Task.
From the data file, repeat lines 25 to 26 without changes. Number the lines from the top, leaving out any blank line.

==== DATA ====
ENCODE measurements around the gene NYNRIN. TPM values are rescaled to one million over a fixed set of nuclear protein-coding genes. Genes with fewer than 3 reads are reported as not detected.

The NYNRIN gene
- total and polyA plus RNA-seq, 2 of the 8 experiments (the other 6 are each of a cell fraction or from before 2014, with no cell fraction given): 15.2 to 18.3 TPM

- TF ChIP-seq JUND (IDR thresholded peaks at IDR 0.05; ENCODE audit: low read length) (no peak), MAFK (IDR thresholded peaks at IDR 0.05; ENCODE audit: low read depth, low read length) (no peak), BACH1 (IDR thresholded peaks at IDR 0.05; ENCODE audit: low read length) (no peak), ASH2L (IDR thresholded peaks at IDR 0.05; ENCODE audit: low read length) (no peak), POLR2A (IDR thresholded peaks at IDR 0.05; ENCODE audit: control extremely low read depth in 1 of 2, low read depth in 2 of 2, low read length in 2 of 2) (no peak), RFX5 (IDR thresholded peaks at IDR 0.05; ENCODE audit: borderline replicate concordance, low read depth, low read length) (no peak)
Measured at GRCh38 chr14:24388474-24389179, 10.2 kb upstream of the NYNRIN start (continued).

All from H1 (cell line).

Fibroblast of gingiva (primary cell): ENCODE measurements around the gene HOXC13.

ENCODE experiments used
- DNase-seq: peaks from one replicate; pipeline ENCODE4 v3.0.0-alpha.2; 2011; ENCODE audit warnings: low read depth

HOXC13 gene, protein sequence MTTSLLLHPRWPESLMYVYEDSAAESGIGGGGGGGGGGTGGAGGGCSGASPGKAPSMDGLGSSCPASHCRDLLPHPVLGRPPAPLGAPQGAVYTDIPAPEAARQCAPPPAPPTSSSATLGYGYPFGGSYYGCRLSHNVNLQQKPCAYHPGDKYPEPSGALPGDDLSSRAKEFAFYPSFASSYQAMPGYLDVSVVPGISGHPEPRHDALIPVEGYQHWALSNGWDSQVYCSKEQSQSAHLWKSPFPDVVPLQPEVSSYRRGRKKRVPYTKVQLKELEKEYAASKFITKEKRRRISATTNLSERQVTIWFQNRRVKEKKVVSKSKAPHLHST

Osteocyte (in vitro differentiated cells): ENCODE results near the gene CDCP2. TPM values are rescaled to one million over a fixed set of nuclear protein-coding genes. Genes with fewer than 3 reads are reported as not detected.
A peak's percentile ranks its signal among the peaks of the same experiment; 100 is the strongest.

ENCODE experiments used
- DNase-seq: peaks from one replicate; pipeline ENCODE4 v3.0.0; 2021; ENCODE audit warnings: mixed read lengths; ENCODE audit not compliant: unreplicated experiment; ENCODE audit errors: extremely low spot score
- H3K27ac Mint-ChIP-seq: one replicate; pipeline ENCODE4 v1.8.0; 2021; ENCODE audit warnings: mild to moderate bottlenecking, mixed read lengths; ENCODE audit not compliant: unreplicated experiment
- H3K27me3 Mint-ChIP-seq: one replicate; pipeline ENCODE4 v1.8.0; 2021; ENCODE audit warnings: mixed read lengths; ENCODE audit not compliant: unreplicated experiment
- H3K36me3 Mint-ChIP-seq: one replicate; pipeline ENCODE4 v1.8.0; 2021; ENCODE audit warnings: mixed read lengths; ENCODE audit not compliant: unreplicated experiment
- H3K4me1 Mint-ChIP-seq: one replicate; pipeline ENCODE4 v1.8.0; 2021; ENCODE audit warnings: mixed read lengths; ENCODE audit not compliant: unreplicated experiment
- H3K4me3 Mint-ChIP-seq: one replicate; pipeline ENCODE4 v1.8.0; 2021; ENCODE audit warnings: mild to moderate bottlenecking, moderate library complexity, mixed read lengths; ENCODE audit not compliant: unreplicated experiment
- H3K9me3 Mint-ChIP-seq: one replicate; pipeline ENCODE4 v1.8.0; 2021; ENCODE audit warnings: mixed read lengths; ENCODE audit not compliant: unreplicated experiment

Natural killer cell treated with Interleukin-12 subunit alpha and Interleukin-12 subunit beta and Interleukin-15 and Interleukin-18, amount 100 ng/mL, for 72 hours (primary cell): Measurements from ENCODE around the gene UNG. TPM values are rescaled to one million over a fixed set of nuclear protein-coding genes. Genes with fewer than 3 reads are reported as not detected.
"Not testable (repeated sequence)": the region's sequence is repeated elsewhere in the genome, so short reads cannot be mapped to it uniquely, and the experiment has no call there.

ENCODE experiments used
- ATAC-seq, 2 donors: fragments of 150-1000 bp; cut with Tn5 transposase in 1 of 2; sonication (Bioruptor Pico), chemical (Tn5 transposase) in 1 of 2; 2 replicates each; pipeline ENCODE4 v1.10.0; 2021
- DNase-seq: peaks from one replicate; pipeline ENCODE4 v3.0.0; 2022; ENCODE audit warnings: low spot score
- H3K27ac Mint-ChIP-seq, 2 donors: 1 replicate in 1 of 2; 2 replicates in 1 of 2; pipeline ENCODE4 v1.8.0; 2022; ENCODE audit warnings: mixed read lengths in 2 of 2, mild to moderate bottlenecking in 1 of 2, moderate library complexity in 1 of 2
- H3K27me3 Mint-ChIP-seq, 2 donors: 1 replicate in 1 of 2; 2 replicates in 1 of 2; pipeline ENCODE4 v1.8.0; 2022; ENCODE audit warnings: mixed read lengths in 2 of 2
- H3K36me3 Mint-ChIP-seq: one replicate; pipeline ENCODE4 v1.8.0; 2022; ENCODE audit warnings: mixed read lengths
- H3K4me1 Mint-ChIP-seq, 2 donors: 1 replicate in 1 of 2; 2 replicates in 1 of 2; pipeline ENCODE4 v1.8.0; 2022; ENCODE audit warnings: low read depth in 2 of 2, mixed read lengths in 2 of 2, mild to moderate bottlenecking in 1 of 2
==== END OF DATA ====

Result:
- DNase-seq: peaks from one replicate; pipeline ENCODE4 v3.0.0; 2022; ENCODE audit warnings: low spot score
- H3K27ac Mint-ChIP-seq, 2 donors: 1 replicate in 1 of 2; 2 replicates in 1 of 2; pipeline ENCODE4 v1.8.0; 2022; ENCODE audit warnings: mixed read lengths in 2 of 2, mild to moderate bottlenecking in 1 of 2, moderate library complexity in 1 of 2